Sunday, 22 January 2017
4E (Washington State Convention Center )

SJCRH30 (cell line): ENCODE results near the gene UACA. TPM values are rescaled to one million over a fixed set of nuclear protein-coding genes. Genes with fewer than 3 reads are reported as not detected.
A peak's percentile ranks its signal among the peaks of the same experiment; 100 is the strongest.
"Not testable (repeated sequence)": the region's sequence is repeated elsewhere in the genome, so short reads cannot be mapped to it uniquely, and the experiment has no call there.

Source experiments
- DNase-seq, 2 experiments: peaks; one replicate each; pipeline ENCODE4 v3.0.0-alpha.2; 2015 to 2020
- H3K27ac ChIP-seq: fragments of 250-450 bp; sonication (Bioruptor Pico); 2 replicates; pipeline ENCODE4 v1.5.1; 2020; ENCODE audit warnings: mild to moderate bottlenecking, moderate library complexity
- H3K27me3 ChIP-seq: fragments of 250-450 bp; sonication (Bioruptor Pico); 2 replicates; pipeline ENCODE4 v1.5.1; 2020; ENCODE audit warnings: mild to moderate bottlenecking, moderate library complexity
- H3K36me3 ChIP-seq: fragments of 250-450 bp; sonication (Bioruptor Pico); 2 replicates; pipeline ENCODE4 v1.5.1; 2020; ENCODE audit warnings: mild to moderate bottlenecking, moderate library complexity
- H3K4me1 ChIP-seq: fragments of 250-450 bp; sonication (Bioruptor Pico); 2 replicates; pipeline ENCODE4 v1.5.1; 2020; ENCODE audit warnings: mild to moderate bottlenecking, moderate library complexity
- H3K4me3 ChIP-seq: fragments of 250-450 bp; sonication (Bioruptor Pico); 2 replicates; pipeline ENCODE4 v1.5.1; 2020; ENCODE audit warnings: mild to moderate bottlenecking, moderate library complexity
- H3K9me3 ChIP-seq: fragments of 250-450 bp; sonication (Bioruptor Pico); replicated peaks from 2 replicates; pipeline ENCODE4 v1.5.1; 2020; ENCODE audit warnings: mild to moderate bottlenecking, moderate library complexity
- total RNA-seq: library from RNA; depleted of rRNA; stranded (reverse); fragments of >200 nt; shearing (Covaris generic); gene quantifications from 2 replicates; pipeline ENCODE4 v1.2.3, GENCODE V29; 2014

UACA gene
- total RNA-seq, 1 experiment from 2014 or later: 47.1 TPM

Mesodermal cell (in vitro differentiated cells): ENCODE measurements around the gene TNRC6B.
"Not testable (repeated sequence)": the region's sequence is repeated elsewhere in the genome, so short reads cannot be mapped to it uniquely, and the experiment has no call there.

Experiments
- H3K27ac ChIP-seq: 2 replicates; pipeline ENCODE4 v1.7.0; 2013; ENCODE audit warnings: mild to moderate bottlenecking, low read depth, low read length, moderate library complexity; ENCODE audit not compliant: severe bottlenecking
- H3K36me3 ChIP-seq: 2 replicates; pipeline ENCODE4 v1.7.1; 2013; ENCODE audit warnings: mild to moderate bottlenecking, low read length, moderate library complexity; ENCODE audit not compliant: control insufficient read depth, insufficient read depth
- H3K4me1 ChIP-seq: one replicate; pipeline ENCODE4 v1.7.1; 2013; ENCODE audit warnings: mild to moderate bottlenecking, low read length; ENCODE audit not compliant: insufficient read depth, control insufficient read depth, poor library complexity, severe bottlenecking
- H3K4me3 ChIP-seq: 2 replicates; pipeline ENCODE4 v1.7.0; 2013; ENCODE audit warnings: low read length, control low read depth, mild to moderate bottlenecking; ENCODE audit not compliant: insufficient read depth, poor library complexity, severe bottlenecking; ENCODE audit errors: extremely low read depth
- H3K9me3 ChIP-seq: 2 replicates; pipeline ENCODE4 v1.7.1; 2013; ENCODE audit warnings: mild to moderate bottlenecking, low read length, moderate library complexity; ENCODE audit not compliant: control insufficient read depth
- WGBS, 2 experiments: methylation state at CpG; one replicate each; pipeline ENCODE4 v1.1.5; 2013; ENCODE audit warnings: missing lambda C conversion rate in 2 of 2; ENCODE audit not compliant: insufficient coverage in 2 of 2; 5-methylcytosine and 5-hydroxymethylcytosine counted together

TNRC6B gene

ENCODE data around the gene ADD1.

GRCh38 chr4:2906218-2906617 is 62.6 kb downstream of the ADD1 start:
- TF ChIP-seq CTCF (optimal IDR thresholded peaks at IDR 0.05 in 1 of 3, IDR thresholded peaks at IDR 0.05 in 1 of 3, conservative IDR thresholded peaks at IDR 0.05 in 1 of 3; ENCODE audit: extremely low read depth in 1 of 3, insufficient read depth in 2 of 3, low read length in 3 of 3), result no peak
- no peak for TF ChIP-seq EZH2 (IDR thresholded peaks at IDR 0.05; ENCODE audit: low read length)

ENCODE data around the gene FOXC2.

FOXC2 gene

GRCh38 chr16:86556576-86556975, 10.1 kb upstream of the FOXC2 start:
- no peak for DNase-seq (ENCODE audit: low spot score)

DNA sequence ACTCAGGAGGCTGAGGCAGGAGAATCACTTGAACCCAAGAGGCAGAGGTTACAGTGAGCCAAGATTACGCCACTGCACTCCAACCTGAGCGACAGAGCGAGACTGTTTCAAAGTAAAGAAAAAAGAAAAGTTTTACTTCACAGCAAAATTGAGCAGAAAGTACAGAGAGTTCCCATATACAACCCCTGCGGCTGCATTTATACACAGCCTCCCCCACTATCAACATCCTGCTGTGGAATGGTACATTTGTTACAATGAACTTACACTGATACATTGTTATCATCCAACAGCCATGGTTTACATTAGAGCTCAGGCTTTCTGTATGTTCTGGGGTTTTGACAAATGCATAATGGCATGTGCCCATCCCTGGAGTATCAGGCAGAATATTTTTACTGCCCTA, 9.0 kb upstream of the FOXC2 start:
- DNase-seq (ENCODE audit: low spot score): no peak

The African Easterly Jet (AEJ) is believed to be one of the phenomena driving regional as well as global atmospheric circulation. Specifically, within the Sahel region, the AEJ and African Eastern Waves (AEWs) are important features associated with the West African Monsoon. Both features determine weather patterns and storm generation in this region. The goal of this study is to identify distinct cases of the AEJ structure and investigate how it affects the AEW formation. Current studies have shown that the AEJ possesses a double-core structure during the month of August when the jet is the strongest, which impacts local climatic conditions in the Sahel as well as influence the formation of AEWs. For this study, we obtained zonal and meridional wind data measured at 850 hPa and 600 hPa during the month of August from 1948 to 2016. Plots of the monthly mean of zonal wind were created and the years where the double core was apparent were chosen for further analysis. The years showing the double core structure were used to construct Hövmoller diagrams of the meridional wind in order to determine AEW track and lifespan. Preliminary results identified distinct cases where the structure of the AEJ deviated from its mean structure, including the western (eastern) core being located north relative to the eastern (western) core. Comparisons of the different cases can provide valuable insight about the relationship between the AEJ, easterly waves and rainfall variability over the Sahel as well as tropical cyclogenesis at the West African coast.
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